Sometimes people will intervene when a nest is in danger. A Carolina wren put her nest into a boat at Cane Creek Reservoir that was rented out to people and keeping the nest there was not a good option as she would be missing her nest for hours when the boat was gone. The land manager was so kind as to relocate the nest into a tree right in front of the boat’s resting place; unfortunately, inclement weather caused the nest to dislodge that evening.

   

Another danger may also threaten the birds and their nests – predators. A friend and I found it unusual to see a tree swallow (Tachycineta bicolor) putting a nest in a bluebird box on the edges of a farm. Several days later, we saw a black rat snake (Pantherophis obsoletus) peering out of the box and the swallows were nowhere to be seen.

   

If you can manage to mount your boxes on poles rather than trees, put both squirrel and raccoon baffles on them and also place them away from overhanging branches, they should stay relatively safe from the squirrels, snakes and raccoons. Next up: birds’ nests with no human connections.

 

 

Avian generations in the making – part 1: courtship

The tragedies being faced in the Caribbean islands after hurricanes Maria, Jose and Irma are horrible and other than donate cash to help alleviate the needs, I’m not in a position to offer more assistance. I’m grateful for all those who can and hope government assistance will be forthcoming to help all the people in those nations recover.
The effects of the hurricanes also will be noticeable for the wildlife. Many of those living on land will drown or die of hunger; some birds may be a little luckier – able to shelter against the winds if they are native to a place or able to change their migratory pattern (e.g., delay arrival on wintering grounds) for a time. But when the effects of the storms are immense with lots of habitat destruction, the birds, too, will lack places to shelter and not have sufficient food supplies to survive.

It’s thought that some birds endemic to the islands may be severely endangered as a species. On 22 September, birders were happy to hear that eight Barbuda warblers (Setophaga subita) had been spotted on that island; not a lot but they may help ensure this tiny bird doesn’t become extinct.  At the time of writing this blog, the fate of some other bird species was still unknown. I hope that all the Caribbean bird species survive and will be thinking of them as I share this series with you on how birds take measures to ensure future generations. (It might seem odd to write this series now, but some birds are still feeding their young here.)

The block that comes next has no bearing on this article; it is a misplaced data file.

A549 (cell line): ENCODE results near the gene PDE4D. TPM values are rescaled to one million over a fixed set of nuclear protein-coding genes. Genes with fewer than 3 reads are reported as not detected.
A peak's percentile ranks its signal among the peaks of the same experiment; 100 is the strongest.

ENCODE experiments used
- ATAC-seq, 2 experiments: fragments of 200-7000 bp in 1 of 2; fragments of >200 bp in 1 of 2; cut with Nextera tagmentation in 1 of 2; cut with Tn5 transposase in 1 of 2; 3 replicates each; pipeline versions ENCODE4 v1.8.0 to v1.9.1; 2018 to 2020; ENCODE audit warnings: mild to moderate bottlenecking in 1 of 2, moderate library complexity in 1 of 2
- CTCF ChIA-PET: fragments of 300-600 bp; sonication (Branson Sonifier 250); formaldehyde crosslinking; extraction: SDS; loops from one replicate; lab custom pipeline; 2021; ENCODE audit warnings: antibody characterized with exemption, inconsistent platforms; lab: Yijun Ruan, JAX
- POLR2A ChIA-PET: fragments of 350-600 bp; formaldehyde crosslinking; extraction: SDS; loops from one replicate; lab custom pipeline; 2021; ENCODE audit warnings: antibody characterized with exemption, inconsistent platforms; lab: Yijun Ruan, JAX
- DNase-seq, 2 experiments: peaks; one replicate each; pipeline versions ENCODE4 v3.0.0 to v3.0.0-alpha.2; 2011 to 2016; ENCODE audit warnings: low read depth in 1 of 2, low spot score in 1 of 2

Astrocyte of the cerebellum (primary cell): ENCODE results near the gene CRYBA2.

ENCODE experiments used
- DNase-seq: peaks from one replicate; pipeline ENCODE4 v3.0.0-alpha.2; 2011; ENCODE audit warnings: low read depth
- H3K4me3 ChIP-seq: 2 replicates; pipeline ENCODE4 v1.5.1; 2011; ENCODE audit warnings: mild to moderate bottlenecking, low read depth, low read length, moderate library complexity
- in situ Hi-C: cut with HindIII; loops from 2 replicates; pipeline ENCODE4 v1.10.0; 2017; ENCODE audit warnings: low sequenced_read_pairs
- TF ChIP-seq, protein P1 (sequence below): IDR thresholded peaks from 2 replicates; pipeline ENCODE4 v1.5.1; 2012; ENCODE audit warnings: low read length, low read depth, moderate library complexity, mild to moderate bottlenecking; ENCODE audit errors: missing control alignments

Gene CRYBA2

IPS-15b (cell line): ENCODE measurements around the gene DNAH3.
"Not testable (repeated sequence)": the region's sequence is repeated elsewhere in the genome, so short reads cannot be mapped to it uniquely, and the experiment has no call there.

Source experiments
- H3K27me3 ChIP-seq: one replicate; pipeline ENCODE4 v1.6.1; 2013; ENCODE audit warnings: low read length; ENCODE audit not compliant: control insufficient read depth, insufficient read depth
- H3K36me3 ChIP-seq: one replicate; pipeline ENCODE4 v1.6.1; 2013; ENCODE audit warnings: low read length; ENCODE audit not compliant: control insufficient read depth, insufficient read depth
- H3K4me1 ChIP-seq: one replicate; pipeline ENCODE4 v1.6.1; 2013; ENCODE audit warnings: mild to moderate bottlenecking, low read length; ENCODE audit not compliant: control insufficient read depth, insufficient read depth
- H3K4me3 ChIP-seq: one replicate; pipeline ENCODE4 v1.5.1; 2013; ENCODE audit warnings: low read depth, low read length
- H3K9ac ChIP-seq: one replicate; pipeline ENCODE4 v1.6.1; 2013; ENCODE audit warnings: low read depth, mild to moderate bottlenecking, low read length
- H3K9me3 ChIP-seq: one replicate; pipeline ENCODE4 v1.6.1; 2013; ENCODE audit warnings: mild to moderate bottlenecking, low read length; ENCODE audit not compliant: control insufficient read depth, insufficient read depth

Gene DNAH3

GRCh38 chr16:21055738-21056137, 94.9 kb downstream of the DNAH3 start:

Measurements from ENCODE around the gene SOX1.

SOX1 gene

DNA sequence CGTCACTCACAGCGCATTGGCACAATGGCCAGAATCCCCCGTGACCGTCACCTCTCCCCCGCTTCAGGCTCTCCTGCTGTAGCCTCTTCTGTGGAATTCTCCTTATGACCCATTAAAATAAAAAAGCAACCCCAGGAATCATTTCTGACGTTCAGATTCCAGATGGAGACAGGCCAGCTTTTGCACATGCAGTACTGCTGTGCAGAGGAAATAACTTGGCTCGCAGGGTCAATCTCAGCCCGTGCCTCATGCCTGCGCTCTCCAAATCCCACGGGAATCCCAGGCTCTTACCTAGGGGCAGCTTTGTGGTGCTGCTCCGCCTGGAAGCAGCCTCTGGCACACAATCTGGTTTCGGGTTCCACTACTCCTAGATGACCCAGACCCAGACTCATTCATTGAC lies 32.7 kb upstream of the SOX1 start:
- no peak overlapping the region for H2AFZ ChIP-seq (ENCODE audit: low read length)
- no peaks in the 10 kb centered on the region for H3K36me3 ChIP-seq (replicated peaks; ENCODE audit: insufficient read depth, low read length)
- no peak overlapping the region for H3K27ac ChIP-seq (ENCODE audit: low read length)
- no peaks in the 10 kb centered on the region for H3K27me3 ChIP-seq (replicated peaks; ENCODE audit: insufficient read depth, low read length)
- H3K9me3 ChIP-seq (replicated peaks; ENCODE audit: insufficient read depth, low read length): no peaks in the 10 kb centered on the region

So, the process begins with courtship. Some birds mate for life, or at least form long-term (multiple-year) bonded relationships. They include bald eagles, black vultures, blue jays, Canada geese, white-breasted nuthatches, brown-headed nuthatches, Northern cardinals, Carolina chickadees, American crows, pileated woodpeckers and my favorite raptor shown above, the osprey (Pandion haliaetus).

Those who form ongoing bonds may have a courtship period that consists of the male bringing the female some food to indicate it’s time to get ready for nest-building. This was the case for these lovely Northern cardinals (Cardinalis cardinalis).

The American crow (Corvus brachyrhynchos) has a similar behavior; in my yard, I sometimes throw out bits of apple or bread for them in the spring as these seem to be considered real treats. The female will sit on a branch overhead calling until the male brings her some – and sometimes almost shoves it down her throat!

The Northern mockingbird (Mimus polyglottos) males will sing their repertoire in the spring to entice female mates – often they perch on the top of trees and fly up and down with spread wings in a beautiful display while singing.

        

   

The yellow-billed cuckoo (Coccyzus americanus) seeks new mates each year but has an interesting courtship behavior described by All About Birds: “A receptive female perches with its head up, pumping its tail slowly up and down…Just prior to mating, the male Yellow-Billed Cuckoo snaps off a short twig that he presents to the female as he perches on her back and leans over her shoulder. Both birds then grasp the twig as they copulate.”